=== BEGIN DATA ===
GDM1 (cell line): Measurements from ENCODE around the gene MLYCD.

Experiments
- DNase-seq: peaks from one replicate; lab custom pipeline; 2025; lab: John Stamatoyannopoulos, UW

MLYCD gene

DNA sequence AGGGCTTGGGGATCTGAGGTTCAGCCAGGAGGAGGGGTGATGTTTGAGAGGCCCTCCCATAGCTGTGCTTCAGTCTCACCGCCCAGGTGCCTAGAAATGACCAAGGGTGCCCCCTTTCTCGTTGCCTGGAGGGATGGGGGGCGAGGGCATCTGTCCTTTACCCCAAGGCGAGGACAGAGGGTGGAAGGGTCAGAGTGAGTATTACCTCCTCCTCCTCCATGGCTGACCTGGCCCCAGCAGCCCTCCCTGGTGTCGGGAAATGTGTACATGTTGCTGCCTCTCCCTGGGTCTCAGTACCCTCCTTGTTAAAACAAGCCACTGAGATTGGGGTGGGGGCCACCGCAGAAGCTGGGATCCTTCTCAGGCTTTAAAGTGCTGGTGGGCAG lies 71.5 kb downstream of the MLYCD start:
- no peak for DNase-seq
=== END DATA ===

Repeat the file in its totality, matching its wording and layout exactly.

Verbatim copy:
GDM1 (cell line): Measurements from ENCODE around the gene MLYCD.

Experiments
- DNase-seq: peaks from one replicate; lab custom pipeline; 2025; lab: John Stamatoyannopoulos, UW

MLYCD gene

DNA sequence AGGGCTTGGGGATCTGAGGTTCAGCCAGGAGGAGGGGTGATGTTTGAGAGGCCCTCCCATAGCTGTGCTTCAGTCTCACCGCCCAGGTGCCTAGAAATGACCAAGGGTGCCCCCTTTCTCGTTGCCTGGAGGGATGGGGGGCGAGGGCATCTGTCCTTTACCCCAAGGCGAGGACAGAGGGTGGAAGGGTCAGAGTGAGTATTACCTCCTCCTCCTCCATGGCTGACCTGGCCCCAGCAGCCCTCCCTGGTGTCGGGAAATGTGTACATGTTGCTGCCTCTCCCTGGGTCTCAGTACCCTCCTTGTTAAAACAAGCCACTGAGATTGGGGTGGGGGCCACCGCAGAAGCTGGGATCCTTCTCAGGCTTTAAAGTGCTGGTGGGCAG lies 71.5 kb downstream of the MLYCD start:
- no peak for DNase-seq